Thetford Forest stepped back in time over the weekend as it celebrated some of the best chart music of the past 30 years with concerts on Saturday and Sunday.
On Saturday it was Paul Heaton and Jacqui Abbott who served up the goods. Heaton first came to prominence in the 80s with Hull’s self-proclaimed “fourth best band”, the Housemartins, before going on to making easy-listening pop with A-levels with the Beautiful South. This set included both music from recent Heaton and Abbott albums and from way back when.
Among tracks delighting those of us who loved the Housemartins’ bitter-sweet mix of bright pop songs and biting socially-aware lyrics, were Caravan of Love, I Can’t Quite Put My Finger On It, Five Get Over Excited, Happy Hour and the sublime Build (perhaps more relevant today than when it was penned).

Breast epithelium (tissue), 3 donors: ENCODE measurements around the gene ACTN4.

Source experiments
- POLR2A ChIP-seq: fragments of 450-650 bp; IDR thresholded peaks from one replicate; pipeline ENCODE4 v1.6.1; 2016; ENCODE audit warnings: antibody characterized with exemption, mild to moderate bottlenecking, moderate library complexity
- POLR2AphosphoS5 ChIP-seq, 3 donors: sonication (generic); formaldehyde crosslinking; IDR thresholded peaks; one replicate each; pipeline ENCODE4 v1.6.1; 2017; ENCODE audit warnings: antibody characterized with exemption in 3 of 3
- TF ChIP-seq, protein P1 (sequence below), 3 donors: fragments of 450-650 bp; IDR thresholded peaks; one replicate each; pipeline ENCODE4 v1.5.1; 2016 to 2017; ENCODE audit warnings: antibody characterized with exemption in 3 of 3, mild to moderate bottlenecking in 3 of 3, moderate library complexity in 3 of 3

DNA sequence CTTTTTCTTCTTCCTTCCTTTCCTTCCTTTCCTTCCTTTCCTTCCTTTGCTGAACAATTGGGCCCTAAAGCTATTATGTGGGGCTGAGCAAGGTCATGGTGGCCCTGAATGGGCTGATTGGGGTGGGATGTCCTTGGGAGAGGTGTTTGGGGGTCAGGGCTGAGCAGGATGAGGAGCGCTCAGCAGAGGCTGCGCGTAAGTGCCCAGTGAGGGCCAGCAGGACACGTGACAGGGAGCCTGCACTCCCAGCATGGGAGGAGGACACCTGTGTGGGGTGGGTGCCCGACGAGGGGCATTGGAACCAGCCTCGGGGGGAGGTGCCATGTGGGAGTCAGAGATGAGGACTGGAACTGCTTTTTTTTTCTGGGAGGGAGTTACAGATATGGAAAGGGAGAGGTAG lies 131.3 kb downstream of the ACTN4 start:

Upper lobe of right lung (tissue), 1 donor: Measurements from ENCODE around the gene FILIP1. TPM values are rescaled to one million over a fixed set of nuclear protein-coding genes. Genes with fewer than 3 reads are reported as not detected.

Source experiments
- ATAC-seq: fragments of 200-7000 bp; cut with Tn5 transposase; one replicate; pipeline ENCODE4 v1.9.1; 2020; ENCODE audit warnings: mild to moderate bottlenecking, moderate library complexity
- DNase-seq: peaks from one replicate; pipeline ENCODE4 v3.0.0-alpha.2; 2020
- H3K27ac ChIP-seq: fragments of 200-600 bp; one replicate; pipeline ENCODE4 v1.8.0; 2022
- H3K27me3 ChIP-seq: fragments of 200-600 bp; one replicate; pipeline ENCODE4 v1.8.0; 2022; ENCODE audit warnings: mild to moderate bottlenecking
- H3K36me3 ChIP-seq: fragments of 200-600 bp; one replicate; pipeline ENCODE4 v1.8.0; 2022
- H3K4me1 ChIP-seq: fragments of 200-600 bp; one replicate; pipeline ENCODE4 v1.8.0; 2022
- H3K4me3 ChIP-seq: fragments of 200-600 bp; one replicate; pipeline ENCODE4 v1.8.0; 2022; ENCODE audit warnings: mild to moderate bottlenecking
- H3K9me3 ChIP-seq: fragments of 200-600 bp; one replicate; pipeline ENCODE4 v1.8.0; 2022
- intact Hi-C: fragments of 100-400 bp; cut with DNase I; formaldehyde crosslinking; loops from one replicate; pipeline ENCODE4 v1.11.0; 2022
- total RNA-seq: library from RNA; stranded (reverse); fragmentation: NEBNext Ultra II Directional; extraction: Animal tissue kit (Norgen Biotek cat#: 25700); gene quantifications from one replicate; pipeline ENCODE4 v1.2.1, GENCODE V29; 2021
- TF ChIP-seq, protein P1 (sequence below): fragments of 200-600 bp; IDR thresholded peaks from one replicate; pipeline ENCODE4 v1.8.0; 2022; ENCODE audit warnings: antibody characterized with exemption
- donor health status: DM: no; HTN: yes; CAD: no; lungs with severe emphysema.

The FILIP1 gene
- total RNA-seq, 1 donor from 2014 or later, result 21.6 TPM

Highlights from the Beautiful South’s catalogue included the opener, Old Red Eyes is Back and went on to include Rotterdam and You Keep It All In.
Although Heaton is the dominant presence on stage, this is very much a partnership. Abbott is a superb vocalist who really transforms such potentially coarse material as Don’t Marry Him ... into a rousing crie-de-coeur.
A fine evening, with Paul only marginally distracted by the TV showing the Italy v Germany match on the side of the stage and much enlivened by some giant balloons released into the mosh pit for the encore.
The following night saw a notably bigger audience was really up with it as Simply Red appeared. Mick Hucknall announced this as a celebration of 31 years of hits, and that was very much what it was, with little in the way of new material.
The Right Thing, If You Don’t Know Me By Now, It’s Only Love, Something Got Me Started, Stars, Fairground, Your Mirror, Night Nurse were among the highlights. The poignancy of Holding Back The Years (“a song I wrote in my bedroom when I was 17”, Mick told us) was well served by a stripped back acoustic start. The encore had to be Money To Tight To Mention.
The audience loved it (particularly Mick’s spot-on Barry White impersonation). The band were tight and Hucknall’s soaring voice remains a wonder. Transforming soul-lite into something magical.